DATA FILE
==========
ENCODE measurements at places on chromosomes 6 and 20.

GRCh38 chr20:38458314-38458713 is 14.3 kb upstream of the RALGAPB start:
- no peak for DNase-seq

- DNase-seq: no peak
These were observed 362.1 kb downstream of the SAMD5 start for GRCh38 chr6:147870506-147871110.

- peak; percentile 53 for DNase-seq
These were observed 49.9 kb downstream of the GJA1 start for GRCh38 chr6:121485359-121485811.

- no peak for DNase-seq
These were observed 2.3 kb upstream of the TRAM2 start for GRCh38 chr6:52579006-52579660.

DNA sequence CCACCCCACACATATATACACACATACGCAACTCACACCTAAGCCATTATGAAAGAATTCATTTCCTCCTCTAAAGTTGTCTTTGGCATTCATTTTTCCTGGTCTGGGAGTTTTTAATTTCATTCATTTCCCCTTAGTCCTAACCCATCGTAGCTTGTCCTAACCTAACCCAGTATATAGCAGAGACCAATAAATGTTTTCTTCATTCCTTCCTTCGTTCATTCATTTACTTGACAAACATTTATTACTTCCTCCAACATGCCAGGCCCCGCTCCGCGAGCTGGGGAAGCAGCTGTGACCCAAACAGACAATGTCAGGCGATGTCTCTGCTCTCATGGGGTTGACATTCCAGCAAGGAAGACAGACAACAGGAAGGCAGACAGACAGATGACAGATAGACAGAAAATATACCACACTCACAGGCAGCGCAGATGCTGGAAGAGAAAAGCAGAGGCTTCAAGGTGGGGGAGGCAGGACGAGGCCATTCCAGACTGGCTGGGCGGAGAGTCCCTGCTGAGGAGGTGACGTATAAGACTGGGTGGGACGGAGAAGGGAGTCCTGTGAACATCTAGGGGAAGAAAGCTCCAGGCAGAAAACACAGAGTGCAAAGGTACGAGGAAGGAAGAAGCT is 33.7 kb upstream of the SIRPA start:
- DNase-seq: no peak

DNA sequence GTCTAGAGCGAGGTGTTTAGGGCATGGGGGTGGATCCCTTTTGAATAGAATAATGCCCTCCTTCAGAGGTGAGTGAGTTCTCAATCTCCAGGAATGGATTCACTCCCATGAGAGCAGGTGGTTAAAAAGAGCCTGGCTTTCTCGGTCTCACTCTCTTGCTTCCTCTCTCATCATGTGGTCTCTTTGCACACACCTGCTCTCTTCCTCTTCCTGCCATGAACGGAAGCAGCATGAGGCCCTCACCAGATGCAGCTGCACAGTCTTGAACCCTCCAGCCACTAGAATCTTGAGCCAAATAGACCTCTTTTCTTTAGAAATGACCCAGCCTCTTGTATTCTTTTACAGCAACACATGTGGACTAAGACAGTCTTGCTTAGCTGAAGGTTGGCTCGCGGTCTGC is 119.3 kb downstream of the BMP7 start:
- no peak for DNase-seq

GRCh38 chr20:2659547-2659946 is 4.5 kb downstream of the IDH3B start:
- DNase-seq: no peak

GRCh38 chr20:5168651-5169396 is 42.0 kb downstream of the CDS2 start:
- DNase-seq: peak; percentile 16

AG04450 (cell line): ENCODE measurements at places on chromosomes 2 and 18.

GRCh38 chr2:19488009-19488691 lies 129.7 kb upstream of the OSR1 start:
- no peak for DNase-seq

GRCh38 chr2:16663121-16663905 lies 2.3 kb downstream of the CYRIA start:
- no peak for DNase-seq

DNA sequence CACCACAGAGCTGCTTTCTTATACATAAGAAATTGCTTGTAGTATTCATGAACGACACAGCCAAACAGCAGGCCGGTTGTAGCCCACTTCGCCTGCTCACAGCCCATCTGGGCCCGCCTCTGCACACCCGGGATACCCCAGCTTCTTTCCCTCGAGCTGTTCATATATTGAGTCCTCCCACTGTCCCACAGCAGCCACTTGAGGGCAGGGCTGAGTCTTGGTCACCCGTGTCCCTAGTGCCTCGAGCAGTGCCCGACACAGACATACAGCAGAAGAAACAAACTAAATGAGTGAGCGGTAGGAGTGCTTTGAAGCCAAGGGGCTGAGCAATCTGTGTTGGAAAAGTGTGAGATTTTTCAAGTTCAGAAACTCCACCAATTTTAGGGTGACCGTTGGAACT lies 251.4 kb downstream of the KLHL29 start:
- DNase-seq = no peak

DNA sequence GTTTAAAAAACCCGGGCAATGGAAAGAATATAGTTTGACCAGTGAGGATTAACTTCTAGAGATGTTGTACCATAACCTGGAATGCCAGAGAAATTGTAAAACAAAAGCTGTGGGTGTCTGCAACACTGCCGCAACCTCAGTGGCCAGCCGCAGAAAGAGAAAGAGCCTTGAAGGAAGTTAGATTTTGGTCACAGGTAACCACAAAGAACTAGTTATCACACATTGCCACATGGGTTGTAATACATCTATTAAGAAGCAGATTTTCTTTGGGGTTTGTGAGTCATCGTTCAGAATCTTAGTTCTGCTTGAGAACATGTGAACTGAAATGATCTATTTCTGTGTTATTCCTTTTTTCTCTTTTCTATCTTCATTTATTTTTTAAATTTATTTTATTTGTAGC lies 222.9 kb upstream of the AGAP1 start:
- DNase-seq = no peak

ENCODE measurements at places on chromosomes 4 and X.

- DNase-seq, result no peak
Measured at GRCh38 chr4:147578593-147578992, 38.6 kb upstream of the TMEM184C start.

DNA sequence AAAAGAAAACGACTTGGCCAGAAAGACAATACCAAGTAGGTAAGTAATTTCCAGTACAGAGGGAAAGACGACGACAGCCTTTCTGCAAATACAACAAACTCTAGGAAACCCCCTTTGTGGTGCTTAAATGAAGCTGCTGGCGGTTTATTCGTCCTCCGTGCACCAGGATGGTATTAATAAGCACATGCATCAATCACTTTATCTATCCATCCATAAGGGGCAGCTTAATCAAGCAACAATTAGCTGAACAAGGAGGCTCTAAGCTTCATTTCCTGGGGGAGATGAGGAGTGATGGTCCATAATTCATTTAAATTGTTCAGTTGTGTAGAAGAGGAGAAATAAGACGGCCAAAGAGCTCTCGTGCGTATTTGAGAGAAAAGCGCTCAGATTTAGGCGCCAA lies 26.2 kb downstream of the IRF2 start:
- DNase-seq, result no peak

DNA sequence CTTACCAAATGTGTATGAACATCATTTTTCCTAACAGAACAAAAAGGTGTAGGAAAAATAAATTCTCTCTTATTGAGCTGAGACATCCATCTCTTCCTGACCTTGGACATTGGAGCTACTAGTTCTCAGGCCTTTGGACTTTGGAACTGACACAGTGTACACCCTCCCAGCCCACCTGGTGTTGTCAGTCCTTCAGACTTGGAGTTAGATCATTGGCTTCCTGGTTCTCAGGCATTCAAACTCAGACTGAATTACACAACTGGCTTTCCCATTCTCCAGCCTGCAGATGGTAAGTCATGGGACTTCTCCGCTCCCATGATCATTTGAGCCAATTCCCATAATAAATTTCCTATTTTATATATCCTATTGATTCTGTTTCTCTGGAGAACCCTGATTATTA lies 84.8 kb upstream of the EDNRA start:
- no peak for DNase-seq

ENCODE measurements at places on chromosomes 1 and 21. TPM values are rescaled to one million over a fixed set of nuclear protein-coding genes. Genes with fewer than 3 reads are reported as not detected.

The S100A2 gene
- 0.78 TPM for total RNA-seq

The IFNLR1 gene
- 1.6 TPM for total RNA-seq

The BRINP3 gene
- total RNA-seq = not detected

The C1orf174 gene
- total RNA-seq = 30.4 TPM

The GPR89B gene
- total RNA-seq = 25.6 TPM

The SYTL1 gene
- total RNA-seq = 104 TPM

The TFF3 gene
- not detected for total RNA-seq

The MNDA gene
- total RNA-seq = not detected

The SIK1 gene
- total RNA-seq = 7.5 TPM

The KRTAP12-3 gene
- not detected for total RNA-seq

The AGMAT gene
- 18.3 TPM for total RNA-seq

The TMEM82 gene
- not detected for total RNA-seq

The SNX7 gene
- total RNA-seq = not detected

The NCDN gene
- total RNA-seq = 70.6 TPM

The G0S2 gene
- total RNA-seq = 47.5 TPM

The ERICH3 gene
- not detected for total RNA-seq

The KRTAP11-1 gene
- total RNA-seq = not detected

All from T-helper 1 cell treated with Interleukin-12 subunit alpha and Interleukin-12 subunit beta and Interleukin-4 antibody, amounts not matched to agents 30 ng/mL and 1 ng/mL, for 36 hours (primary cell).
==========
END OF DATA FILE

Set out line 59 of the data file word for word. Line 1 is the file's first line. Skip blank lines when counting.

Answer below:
The SNX7 gene